For one thing, Hell is not empty. Certainly there are multitudes of pure spirits there - namely, Satan and his demon cohort, who fell into the abyss, having failed their primeval test.

Are there any souls in Hell? There is compelling evidence that a host of souls are in hell, as attested to by the saints and doctors of the church on the basis of attested private visions and locutions. Saints like Teresa of Avila compared the number of damned souls to the flakes of snow which fall in the dreary days of winter. There have been literally hundreds of accounts over the centuries in which either souls in Hell have appeared to warn people on earth of its horrific reality, or in which hell was similarly revealed in "near death" experiences. Above all else, the words of Christ Himself give every indication that entry into Hell is a very real and present danger for us all, while getting into Heaven is a much more difficult challenge and path actually taken by "few". ( Mt. 7:13-14)

There is a tendency among modern theologians and even some high ranking prelates to voice the "hope" that Hell is empty. Some seize upon words of Scripture, such as that God
"does not want any to perish, but all come to repentance" (2 Peter 3:9). But God also did not desire that any of the angels perish either, yet many did. Moreover, consider the words of Christ with respect to one man, Judas Iscariot: "None of them is lost but the son of perdition", and "better for that man if he had not been born". How could these words apply to a soul that would eventually be saved?

While the Church certainly expresses a yearning to bring about the salvation of every living person, this should not be understood as a hope that Hell is void of the children of Adam and Eve. For highly placed prelates to give currency to this personal opinion smacks of insolence - as if they are claiming a better vantage point for viewing the drama of salvation history than that afforded the saints, doctors of the Church, mystics and even Christ Himself. Given that it reinforces the view, all too prevalent in these times, that the afterlife either does not exist or, if it does, poses no threat to us,  is also the direct opposite of charity.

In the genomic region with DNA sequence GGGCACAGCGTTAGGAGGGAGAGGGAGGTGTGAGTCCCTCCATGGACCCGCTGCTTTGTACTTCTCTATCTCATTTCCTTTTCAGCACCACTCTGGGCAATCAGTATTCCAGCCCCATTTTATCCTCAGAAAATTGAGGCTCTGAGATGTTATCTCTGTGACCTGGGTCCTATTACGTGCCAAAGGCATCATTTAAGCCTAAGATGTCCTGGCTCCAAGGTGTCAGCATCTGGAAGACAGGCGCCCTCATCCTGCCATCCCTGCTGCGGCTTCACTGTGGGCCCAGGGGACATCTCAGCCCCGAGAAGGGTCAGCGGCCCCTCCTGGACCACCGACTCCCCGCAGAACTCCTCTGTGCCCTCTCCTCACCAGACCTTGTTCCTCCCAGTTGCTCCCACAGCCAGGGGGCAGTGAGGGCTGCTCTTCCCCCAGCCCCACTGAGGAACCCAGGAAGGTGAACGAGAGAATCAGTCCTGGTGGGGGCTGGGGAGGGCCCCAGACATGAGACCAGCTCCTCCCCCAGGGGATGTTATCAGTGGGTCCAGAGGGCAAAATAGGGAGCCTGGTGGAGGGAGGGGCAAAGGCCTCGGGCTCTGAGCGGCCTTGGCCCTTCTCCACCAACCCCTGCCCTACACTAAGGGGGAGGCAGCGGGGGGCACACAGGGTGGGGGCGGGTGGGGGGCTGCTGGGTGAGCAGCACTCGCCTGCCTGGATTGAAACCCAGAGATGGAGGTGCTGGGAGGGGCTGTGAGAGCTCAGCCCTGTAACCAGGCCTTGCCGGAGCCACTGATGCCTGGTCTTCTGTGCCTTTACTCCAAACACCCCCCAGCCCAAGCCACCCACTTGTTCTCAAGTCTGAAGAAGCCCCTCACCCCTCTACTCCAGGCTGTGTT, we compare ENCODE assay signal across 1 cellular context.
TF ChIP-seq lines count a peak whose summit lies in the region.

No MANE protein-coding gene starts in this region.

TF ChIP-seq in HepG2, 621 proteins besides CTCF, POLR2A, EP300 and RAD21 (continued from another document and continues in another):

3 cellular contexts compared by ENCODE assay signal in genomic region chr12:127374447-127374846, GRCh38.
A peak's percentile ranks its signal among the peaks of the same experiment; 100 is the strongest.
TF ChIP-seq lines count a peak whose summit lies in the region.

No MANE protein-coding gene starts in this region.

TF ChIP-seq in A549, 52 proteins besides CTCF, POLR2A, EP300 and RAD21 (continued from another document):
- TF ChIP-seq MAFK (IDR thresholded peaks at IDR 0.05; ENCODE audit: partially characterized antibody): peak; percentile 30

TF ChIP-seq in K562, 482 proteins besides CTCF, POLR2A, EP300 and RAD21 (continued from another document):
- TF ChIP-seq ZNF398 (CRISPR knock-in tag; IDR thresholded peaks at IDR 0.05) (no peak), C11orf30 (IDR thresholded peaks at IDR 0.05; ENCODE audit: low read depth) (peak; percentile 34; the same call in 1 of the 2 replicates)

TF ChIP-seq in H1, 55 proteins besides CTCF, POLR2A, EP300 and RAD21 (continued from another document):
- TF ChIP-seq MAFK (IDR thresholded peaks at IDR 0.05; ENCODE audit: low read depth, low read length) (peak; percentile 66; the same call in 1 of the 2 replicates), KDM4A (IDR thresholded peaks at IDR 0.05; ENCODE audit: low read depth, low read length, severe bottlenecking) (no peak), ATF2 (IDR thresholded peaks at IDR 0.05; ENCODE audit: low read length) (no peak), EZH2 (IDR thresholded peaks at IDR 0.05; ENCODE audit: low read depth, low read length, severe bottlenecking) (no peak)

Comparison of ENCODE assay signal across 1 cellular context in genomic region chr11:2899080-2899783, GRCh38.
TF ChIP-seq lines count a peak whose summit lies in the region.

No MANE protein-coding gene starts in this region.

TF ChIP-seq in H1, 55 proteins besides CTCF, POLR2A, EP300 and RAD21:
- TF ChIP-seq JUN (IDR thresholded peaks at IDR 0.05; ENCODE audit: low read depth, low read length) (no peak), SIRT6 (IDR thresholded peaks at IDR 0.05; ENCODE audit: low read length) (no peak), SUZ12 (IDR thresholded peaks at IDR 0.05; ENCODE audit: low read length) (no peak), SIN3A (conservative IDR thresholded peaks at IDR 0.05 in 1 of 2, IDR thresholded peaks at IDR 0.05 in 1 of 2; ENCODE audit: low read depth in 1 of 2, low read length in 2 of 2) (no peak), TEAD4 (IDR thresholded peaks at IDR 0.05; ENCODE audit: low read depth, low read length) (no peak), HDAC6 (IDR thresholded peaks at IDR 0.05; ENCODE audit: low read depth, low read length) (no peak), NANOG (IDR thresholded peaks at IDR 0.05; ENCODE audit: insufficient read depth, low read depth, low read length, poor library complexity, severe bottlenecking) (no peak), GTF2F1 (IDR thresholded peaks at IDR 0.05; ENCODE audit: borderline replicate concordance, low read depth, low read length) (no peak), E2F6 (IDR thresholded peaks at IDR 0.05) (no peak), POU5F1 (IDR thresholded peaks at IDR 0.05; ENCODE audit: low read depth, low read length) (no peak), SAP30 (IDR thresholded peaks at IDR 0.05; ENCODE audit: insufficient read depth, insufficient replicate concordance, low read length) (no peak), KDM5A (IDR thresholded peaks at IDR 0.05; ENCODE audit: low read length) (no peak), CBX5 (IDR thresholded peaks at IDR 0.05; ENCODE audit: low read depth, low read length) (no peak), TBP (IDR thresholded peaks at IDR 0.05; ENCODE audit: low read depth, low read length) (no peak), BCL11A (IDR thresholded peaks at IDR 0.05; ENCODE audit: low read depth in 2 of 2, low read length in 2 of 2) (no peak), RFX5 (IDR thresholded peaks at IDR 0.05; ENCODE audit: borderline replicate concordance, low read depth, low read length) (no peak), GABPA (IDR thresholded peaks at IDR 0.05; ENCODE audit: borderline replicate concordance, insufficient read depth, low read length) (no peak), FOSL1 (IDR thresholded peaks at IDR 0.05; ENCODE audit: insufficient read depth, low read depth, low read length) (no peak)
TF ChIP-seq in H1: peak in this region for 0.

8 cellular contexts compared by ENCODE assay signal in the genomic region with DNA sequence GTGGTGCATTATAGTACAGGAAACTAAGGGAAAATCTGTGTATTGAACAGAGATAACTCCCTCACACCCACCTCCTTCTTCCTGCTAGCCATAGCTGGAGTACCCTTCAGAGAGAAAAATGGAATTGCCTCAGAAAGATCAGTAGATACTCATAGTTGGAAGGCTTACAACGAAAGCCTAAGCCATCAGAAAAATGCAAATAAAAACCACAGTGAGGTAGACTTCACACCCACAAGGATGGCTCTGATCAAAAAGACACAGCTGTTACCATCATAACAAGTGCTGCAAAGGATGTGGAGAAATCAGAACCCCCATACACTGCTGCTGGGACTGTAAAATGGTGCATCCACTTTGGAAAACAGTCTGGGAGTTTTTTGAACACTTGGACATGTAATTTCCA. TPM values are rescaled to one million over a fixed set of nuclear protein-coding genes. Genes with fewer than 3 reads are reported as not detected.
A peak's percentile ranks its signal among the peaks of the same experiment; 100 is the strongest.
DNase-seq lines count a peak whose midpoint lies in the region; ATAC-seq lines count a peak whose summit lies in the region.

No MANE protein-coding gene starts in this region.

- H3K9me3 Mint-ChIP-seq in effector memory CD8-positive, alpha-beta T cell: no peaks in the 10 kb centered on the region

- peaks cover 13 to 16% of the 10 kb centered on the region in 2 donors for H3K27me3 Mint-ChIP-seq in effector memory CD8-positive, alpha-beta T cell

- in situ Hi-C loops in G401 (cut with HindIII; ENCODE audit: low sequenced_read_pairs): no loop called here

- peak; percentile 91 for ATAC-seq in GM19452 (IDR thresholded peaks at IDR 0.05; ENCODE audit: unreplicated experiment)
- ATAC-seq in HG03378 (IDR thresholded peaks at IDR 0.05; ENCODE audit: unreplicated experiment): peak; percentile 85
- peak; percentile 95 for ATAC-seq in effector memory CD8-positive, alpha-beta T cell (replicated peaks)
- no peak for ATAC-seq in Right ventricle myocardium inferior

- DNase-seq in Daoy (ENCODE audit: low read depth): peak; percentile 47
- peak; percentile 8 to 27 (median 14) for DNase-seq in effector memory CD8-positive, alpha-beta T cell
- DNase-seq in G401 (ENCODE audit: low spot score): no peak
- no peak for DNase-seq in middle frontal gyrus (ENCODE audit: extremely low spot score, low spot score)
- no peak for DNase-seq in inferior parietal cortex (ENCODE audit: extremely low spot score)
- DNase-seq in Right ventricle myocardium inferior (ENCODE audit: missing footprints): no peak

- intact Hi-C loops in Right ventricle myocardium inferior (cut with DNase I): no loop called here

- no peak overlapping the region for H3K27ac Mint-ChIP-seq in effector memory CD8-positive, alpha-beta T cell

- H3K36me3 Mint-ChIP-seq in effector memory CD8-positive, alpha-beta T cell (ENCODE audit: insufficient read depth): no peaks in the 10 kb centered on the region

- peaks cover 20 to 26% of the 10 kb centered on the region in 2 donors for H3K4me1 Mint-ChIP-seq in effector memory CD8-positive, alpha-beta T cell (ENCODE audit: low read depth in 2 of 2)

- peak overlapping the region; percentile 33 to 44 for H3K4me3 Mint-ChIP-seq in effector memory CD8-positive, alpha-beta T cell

Source: Fidelity Magazine

The teaching of the Church affirms the existence of hell and its eternity. Immediately after death the souls of those who die in a state of mortal sin descend into hell, where they suffer the punishments of hell, "eternal fire". The chief punishment of hell is eternal separation from God, in whom alone man can possess the life and happiness for which he was created and for which he longs.  (Catechism  # 1035.)

in the Eucharistic Liturgy (Mass) and in the daily prayers of her faithful, the Church implores the mercy of God, who does not want "any to perish, but all to come to repentance."
          Father, accept this offering
          from your whole family.
          Grant us your peace in this life,
          save us from final damnation,
          and count us among those you have chosen.   (Catechism  #1037.)